Roslyn R. Rodgers,


General Electric Capital Corporation,
A New York Corporation,

Filed July 13, 1999
Klaphake, Judge

Hennepin County District Court
File No. 98-5329

Eric L. Crandall, 275 S. Third St., Ste. 101, Stillwater, MN 55082 (for appellant)

Kris Wittwer, Allan J. Zlimen, Stewart, Zlimen & Jungers, Ltd., 430 Oak Grove St., Ste. 200, Minneapolis, MN 55403 (for respondent)

Considered and decided by Harten, Presiding Judge, Klaphake, Judge, and Willis, Judge.


A creditor who has a valid security interest in a vehicle may repossess the vehicle without notice to the debtor where the underlying debt, an installment contract, has been discharged in bankruptcy and the debtor has not reaffirmed the installment contract.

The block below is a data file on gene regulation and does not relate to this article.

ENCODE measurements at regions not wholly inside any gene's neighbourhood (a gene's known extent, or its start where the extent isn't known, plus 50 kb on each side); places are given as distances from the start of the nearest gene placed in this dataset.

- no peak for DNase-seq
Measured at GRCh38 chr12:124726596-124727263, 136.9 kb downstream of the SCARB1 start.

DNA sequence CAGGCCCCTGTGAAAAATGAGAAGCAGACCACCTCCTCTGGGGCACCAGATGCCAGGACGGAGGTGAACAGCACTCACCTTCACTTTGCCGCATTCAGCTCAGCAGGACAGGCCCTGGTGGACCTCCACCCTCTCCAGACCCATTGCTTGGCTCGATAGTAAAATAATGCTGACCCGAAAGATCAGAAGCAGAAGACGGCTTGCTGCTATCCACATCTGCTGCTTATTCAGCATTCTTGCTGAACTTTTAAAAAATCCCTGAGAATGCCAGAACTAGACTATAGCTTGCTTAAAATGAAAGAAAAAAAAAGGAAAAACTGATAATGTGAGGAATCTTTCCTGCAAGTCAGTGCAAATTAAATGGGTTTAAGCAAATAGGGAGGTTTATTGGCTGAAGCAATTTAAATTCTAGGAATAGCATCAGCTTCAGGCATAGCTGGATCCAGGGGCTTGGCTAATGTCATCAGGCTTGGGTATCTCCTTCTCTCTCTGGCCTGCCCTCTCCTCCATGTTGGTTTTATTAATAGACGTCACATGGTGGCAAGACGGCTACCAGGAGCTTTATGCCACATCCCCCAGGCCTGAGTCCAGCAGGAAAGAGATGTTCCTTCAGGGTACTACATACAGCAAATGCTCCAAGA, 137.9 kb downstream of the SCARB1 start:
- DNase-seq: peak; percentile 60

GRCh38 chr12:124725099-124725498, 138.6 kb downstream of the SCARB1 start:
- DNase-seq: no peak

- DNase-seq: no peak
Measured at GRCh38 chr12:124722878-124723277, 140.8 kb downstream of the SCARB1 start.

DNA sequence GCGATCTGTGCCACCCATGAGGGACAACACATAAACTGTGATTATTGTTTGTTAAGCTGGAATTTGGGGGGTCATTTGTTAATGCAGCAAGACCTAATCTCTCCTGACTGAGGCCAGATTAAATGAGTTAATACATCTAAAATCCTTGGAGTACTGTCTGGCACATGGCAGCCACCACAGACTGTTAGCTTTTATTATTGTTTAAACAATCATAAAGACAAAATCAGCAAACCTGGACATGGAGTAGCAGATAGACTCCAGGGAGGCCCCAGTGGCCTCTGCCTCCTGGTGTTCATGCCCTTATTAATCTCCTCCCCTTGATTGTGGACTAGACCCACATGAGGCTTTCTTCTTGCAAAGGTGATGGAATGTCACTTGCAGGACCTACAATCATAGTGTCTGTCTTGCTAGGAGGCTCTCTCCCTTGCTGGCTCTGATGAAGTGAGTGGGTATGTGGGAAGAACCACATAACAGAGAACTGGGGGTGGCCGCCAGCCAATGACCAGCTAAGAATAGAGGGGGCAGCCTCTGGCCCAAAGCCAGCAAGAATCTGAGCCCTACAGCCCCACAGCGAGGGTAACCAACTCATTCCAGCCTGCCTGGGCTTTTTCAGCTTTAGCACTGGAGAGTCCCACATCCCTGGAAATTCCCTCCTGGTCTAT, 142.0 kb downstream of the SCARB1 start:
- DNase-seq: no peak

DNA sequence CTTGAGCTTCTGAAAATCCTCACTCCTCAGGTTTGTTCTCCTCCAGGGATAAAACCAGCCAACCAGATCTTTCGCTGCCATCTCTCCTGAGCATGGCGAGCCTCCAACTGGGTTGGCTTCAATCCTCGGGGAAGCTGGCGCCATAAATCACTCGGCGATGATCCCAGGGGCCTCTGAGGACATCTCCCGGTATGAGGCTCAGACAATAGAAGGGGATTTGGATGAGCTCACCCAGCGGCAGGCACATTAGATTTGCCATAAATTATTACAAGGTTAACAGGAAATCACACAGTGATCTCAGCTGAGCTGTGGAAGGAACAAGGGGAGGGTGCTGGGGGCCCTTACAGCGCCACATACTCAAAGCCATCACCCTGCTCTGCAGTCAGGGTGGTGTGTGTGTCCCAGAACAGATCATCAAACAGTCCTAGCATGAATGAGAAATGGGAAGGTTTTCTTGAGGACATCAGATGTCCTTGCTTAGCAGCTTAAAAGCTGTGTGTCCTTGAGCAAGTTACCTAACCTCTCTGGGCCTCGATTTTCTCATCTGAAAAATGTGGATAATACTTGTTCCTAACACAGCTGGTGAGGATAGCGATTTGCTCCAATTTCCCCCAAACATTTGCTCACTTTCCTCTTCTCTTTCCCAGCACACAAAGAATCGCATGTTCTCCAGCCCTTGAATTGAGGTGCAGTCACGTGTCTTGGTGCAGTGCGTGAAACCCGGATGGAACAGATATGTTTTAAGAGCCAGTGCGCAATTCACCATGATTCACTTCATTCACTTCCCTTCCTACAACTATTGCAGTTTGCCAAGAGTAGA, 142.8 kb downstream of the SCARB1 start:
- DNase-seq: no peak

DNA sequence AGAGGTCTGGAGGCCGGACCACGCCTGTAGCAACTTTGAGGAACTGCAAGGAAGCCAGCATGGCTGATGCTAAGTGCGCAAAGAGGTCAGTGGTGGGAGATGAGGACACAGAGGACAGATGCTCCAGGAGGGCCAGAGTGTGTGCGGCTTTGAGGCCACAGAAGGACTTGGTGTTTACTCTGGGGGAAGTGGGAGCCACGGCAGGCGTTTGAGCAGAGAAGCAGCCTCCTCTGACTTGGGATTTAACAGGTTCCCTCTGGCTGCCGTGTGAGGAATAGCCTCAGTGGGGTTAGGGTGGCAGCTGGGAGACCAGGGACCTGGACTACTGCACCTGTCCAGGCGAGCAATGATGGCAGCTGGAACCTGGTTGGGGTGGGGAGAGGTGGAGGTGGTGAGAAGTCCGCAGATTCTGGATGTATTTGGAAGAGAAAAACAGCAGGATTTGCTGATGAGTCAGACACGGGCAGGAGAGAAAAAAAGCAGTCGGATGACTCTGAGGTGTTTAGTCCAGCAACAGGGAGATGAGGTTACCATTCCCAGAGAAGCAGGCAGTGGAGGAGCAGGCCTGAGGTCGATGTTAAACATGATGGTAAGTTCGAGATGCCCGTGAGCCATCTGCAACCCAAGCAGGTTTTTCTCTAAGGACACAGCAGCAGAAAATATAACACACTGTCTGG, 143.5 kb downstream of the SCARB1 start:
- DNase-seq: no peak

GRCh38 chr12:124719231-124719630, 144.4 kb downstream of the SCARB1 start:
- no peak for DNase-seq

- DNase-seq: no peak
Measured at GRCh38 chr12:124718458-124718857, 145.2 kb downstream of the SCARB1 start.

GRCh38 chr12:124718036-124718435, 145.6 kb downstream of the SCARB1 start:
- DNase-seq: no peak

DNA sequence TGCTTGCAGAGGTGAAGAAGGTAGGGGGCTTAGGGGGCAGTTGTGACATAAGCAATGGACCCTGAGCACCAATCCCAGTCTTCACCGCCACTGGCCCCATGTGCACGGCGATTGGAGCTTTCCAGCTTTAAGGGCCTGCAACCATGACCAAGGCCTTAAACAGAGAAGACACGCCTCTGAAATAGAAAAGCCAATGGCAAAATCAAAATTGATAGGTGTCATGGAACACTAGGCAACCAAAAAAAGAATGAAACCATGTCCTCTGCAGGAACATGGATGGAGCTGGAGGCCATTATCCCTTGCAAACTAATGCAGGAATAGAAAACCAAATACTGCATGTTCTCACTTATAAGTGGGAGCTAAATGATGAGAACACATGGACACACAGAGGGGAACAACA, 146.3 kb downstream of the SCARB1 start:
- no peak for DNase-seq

Rosalyn Rodgers appeals from summary judgment awarded to her creditor, respondent General Electric Capital Corporation (GE Capital), which repossessed a vehicle under the terms of a security agreement after Rodgers' discharge in bankruptcy. Rodgers claims that despite her bankruptcy discharge and her failure to reaffirm the installment contract post-bankruptcy, she was entitled to notice before the vehicle was repossessed. We disagree and affirm.


Rodgers purchased a 1992 Ford Thunderbird on September 18, 1996, for $8,952.50, financed by a loan from GE Capital. The parties entered into a security agreement and an installment contract requiring Rodgers to pay $310.82 monthly. Rodgers admits that “[a] number of [the] payments were late.”

On September 29, 1997, Rodgers filed for Chapter 7 bankruptcy in Bankruptcy Court. It is undisputed that no agreement was filed with the bankruptcy court to reaffirm the installment contract. On January 5, 1998, the bankruptcy court ordered Rodgers discharged from all of her debts. Post-bankruptcy, Rodgers made a payment on the installment contract on February 12, 1998. The vehicle was repossessed by GE Capital on March 4, 1998.